Environment leads the list

Environment is a priority investors are calling the “defining issue of our time.” Climate change commands a vastly greater stewardship focus from asset owners than any of the other 24 stewardship sub-categories reviewed. However, greater transparency on investor polices and engagement outcomes is needed to help signal expectations and evolve the operating models of exposed business sectors more quickly.

Corporate governance is top priority

Corporate governance is another top priority on investors’ stewardship agenda. However, there are still opportunities for investors to better signal their expectations to investee companies, together with explanations of the consequences if these are not met. The 2018 UK Corporate Governance Code introduced new requirements for companies to report on their consideration of stakeholder interests and identify emerging risks, both of which present opportunities for deeper investor engagement.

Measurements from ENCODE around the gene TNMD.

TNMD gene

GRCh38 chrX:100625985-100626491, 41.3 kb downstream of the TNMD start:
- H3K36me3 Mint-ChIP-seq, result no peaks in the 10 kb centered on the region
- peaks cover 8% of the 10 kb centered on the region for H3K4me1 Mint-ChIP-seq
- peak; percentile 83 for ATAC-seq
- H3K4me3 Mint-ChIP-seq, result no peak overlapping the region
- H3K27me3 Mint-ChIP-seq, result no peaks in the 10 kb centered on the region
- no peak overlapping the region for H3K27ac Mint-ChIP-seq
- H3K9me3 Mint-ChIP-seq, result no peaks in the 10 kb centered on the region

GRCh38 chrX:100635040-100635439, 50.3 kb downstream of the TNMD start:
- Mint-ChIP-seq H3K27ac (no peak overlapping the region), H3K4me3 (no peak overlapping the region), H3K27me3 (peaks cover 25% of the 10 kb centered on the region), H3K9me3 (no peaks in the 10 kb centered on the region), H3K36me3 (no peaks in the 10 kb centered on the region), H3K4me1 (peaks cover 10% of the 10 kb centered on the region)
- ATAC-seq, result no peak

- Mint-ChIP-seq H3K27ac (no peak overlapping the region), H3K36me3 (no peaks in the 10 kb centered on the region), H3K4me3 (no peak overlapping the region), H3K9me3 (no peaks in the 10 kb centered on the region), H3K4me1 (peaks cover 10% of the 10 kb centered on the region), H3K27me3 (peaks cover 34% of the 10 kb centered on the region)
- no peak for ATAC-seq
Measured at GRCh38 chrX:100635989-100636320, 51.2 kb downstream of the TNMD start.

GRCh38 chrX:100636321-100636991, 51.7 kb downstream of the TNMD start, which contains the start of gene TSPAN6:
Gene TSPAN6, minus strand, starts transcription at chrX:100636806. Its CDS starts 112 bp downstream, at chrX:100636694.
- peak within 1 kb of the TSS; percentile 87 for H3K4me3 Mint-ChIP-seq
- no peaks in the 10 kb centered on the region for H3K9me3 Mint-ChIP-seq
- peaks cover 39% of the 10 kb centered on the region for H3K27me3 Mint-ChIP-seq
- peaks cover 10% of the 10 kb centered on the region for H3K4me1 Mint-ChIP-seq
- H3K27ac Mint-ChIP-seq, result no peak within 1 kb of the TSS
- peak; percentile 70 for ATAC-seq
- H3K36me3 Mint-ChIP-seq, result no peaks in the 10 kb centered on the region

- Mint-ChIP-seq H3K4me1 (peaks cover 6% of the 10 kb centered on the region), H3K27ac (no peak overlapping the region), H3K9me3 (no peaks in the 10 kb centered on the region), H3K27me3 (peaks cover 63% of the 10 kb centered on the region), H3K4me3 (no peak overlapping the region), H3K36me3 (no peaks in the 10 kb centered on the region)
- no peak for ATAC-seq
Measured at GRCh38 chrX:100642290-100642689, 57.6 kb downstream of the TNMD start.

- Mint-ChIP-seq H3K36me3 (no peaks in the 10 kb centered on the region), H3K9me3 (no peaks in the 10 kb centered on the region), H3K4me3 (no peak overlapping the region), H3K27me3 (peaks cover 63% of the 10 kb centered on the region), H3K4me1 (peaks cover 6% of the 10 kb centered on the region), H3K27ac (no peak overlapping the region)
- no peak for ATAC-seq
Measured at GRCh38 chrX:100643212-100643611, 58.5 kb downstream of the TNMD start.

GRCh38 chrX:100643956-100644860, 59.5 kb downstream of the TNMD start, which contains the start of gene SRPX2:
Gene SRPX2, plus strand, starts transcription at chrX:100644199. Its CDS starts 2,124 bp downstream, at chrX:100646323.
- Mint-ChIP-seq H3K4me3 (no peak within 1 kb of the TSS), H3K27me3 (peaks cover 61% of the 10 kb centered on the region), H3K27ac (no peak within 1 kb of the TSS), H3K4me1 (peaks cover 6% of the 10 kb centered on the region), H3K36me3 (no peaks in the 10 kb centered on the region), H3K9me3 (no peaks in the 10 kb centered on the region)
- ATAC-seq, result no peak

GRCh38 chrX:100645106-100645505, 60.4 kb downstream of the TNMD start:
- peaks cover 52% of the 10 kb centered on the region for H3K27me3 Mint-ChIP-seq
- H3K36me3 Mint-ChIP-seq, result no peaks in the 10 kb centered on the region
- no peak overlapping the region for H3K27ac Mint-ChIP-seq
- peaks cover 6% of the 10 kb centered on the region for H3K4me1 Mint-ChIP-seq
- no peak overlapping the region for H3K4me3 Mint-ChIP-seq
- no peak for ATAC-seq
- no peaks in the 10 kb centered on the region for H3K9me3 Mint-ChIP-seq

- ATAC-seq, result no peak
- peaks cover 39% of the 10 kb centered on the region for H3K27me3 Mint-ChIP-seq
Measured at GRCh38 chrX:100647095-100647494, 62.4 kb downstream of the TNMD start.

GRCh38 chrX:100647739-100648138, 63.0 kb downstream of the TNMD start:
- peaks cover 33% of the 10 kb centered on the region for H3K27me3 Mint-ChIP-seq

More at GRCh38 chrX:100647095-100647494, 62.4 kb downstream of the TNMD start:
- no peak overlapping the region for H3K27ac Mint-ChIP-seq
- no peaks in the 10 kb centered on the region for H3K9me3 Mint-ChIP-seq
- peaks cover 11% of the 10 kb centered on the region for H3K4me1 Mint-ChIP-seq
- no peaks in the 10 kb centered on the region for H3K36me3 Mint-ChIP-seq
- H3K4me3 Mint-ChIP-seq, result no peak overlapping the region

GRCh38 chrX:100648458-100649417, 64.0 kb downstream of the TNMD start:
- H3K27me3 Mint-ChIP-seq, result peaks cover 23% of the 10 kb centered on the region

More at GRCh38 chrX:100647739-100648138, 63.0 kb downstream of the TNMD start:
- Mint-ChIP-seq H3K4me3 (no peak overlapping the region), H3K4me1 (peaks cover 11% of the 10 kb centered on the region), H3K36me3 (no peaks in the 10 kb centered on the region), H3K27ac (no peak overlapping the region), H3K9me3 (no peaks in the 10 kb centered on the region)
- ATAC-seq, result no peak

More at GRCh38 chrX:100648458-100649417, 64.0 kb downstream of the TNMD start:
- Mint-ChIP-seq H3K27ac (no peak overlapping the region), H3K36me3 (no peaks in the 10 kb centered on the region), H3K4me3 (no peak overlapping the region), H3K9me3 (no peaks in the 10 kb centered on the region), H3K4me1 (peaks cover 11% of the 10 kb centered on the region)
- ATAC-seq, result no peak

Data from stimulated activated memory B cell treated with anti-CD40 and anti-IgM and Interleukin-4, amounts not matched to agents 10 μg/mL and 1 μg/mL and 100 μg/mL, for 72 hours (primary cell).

Climate change commands a vastly greater stewardship focus from asset owners than any of the other 24 categories.

Social impact increases in importance

Many investors see social impact linked to a company’s ability to both preserve and generate long-term value, with some offering evidence of holding boards to account on their companies’ social impact footprints. As an emerging area of importance, investors are likely to provide increasing transparency over their social impact policies and engagement activities, including how these are integrated into investment decisions.

Human capital requires attention

Despite a strong focus on human capital from companies, regulators and the wider public, investor engagement in this area appears to be generally immature. A more structured approach to human capital engagement would help enable greater consideration of stakeholder outcomes, align with societal expectations and support the creation of long-term value.

Strategy and performance lacks transparency